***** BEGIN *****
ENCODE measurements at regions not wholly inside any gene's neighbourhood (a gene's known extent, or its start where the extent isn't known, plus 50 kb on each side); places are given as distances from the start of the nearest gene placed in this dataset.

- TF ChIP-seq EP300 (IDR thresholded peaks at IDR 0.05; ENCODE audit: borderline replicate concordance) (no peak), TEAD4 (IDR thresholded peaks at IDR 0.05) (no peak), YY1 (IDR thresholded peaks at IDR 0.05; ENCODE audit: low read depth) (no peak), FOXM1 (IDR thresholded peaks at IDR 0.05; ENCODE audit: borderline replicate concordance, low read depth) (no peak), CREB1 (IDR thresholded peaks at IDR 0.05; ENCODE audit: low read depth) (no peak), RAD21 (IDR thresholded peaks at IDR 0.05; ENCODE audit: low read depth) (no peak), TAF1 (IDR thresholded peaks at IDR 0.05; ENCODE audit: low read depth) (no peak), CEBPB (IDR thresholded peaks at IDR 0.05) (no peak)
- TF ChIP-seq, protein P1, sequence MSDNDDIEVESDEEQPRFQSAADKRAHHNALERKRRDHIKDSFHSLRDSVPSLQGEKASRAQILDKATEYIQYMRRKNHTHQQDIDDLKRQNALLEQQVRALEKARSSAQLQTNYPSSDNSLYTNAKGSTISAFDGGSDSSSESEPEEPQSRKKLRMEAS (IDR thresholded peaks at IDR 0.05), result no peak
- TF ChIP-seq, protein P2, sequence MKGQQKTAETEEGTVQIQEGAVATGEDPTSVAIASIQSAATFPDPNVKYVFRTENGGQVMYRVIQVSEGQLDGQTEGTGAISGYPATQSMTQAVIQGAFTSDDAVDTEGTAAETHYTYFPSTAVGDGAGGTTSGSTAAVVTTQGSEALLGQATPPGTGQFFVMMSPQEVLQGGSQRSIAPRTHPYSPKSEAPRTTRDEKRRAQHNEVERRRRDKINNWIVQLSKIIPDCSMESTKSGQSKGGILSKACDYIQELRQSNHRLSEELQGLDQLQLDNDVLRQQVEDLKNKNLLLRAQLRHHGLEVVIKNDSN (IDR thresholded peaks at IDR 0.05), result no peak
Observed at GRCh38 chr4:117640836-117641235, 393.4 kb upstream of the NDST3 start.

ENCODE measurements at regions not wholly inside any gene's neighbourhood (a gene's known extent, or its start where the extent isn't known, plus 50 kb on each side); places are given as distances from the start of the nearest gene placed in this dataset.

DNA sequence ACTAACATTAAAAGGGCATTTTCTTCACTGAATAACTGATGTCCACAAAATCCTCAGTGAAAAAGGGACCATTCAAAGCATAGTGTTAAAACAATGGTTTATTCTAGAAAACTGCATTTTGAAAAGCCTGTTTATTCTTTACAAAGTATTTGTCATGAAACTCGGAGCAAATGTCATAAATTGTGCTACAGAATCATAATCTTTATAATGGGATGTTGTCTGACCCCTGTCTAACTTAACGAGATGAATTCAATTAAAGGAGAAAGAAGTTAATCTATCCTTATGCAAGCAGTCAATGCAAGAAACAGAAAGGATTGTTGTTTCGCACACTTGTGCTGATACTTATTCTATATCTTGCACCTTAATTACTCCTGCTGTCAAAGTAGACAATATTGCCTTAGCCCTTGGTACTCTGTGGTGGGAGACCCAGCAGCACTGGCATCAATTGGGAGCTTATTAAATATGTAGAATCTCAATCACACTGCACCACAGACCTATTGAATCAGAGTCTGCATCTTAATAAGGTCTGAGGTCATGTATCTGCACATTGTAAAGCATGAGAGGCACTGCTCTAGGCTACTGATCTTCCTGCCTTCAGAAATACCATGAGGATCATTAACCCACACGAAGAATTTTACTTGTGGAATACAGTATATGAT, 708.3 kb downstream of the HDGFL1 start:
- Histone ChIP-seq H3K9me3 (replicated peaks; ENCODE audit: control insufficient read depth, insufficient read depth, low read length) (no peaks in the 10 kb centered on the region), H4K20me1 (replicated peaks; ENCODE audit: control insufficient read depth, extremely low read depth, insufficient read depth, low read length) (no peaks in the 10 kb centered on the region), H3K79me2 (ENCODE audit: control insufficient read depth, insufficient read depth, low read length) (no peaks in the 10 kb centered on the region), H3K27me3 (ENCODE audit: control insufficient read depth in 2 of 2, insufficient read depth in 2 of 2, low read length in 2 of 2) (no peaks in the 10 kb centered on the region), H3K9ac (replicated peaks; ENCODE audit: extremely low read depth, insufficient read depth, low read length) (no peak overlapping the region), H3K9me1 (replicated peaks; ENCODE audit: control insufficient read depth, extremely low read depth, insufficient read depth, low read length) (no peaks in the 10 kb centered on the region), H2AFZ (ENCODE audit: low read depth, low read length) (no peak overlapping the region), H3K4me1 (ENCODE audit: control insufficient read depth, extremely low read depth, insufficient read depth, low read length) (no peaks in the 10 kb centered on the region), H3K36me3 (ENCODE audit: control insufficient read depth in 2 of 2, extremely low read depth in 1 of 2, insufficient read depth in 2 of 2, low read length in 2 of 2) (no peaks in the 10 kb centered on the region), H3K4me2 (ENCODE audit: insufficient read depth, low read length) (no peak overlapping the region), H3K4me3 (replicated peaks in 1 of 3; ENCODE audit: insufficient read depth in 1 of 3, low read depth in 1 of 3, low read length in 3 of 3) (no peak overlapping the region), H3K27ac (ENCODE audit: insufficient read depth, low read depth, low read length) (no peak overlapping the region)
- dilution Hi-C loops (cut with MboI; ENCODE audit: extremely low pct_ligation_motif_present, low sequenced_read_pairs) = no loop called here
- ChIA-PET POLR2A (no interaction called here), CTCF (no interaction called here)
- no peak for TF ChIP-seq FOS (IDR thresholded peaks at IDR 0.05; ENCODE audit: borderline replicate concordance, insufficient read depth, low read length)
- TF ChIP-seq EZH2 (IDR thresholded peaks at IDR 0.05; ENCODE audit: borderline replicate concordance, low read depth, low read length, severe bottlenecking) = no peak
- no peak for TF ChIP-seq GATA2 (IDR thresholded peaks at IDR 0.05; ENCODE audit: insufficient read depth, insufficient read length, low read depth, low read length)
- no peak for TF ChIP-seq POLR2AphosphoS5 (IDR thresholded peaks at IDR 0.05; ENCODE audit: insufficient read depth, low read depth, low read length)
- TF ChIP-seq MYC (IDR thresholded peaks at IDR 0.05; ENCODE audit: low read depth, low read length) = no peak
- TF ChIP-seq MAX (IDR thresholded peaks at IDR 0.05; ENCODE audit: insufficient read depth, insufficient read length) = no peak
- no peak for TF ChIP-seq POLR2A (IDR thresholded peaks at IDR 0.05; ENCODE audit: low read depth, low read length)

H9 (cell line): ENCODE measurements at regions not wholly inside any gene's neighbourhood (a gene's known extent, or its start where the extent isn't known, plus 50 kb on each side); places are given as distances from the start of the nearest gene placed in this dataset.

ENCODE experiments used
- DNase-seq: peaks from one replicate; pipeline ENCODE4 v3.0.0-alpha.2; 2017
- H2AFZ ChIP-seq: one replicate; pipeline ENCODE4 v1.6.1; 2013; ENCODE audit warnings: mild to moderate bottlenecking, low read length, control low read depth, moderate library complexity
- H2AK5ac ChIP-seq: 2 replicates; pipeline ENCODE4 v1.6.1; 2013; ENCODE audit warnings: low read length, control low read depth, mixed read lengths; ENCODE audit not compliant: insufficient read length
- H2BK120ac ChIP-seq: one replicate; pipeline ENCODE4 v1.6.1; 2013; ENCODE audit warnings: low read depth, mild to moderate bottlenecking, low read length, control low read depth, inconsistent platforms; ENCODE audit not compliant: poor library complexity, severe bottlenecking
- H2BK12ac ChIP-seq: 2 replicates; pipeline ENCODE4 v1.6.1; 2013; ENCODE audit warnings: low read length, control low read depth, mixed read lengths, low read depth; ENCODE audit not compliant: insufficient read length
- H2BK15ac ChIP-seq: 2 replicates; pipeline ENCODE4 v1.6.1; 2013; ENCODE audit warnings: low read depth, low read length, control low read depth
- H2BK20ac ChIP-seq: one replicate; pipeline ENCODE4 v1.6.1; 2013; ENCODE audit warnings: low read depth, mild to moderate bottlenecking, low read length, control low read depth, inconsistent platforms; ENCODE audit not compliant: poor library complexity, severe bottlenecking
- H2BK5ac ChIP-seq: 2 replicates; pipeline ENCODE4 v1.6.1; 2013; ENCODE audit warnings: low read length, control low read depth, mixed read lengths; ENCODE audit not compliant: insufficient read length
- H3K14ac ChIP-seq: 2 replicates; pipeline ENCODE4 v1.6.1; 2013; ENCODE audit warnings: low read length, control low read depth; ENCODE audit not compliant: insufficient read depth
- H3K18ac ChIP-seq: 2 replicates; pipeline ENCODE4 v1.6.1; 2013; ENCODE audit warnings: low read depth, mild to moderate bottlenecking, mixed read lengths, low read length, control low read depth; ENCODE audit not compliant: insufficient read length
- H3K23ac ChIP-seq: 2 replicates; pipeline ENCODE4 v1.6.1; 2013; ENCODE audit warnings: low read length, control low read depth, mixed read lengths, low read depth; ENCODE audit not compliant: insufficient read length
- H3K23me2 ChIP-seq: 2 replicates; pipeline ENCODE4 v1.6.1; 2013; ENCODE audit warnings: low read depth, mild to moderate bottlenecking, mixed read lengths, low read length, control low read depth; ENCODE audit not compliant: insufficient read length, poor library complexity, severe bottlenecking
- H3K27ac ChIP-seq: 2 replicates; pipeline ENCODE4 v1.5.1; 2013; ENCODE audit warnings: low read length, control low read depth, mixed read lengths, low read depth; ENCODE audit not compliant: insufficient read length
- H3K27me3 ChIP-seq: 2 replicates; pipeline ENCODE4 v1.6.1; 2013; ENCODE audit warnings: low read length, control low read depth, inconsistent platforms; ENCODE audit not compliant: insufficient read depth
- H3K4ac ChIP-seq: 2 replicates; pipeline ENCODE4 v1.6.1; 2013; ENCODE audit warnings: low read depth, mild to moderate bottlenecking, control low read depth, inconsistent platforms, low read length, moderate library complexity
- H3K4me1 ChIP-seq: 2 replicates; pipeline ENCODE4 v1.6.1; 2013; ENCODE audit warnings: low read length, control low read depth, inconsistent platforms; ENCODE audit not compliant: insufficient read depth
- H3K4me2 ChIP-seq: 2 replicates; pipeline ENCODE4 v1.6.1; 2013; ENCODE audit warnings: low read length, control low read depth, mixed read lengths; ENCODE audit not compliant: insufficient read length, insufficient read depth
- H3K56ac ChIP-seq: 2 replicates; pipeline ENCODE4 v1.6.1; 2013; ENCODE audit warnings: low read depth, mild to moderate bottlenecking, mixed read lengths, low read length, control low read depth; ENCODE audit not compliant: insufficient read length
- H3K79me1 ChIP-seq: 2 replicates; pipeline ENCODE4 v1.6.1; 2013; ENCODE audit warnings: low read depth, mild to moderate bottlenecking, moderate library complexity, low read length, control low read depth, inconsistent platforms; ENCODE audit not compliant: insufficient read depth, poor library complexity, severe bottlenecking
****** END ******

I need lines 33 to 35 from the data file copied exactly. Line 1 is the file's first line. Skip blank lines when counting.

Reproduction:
- H3K27me3 ChIP-seq: 2 replicates; pipeline ENCODE4 v1.6.1; 2013; ENCODE audit warnings: low read length, control low read depth, inconsistent platforms; ENCODE audit not compliant: insufficient read depth
- H3K4ac ChIP-seq: 2 replicates; pipeline ENCODE4 v1.6.1; 2013; ENCODE audit warnings: low read depth, mild to moderate bottlenecking, control low read depth, inconsistent platforms, low read length, moderate library complexity
- H3K4me1 ChIP-seq: 2 replicates; pipeline ENCODE4 v1.6.1; 2013; ENCODE audit warnings: low read length, control low read depth, inconsistent platforms; ENCODE audit not compliant: insufficient read depth